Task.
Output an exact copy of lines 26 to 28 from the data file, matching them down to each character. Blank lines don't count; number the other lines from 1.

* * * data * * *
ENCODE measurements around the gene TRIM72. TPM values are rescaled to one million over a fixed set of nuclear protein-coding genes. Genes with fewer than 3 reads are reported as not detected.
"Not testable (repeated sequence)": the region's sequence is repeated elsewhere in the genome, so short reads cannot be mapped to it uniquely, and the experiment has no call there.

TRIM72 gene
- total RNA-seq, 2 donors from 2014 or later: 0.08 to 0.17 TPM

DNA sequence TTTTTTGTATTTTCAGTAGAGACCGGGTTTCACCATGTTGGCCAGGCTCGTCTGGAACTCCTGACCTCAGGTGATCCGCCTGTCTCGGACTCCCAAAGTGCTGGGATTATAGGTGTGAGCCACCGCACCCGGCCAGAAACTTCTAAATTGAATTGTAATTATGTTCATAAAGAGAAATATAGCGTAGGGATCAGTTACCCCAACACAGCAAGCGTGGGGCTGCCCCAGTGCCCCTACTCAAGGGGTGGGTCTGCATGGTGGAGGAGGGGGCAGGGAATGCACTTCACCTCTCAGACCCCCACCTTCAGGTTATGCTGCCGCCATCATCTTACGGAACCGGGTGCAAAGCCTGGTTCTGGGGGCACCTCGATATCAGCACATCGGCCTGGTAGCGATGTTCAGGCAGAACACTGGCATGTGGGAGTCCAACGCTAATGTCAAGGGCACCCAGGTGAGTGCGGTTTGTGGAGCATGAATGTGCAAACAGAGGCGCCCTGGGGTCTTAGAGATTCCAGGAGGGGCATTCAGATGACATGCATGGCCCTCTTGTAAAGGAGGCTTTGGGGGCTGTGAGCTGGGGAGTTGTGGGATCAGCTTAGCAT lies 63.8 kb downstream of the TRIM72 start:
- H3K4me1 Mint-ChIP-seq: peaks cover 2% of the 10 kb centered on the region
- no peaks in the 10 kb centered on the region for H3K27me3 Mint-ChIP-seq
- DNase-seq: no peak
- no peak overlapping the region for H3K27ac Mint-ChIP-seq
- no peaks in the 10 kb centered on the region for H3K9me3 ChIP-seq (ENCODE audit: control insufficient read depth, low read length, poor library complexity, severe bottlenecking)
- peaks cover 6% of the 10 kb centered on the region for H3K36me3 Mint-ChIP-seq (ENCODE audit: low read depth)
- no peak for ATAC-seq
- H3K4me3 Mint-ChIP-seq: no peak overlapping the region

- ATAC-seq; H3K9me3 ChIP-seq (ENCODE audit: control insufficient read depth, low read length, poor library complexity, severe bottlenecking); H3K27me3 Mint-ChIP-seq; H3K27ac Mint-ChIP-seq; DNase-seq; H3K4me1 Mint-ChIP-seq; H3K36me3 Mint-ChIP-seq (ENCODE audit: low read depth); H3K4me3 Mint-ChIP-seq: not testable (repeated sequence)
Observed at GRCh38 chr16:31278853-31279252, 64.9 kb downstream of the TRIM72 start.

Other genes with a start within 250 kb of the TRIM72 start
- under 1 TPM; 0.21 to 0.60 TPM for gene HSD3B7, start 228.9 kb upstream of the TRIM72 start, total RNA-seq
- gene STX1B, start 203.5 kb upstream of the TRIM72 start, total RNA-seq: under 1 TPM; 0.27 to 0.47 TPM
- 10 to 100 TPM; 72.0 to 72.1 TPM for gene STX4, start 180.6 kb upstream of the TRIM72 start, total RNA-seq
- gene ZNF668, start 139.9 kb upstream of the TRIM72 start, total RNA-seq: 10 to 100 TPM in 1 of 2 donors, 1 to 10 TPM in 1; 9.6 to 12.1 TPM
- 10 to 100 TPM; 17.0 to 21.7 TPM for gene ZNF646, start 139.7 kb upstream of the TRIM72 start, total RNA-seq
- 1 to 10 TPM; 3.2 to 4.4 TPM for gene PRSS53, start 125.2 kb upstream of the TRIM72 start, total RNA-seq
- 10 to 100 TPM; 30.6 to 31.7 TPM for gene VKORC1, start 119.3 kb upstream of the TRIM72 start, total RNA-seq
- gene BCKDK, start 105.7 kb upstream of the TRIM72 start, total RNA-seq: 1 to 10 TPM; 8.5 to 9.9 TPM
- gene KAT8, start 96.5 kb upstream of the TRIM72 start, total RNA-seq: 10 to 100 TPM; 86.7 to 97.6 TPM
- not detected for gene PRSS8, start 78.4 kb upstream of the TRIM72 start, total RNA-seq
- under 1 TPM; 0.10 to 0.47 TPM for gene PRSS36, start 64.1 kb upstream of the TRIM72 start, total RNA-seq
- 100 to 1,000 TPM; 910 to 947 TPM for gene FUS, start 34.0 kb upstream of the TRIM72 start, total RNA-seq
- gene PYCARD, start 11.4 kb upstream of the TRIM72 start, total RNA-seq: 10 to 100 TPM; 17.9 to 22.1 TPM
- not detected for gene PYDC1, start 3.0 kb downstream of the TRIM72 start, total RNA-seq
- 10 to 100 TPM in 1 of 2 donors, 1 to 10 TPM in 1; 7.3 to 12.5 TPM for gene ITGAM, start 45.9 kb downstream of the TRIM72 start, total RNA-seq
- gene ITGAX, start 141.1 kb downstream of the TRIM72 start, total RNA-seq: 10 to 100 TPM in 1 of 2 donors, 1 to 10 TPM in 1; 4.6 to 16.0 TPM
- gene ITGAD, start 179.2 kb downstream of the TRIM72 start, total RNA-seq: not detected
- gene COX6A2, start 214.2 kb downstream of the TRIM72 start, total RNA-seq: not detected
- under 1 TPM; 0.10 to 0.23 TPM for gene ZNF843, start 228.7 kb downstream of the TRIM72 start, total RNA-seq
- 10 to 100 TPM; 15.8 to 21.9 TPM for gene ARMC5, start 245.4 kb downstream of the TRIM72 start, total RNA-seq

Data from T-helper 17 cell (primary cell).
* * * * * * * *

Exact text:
- not detected for gene PRSS8, start 78.4 kb upstream of the TRIM72 start, total RNA-seq
- under 1 TPM; 0.10 to 0.47 TPM for gene PRSS36, start 64.1 kb upstream of the TRIM72 start, total RNA-seq
- 100 to 1,000 TPM; 910 to 947 TPM for gene FUS, start 34.0 kb upstream of the TRIM72 start, total RNA-seq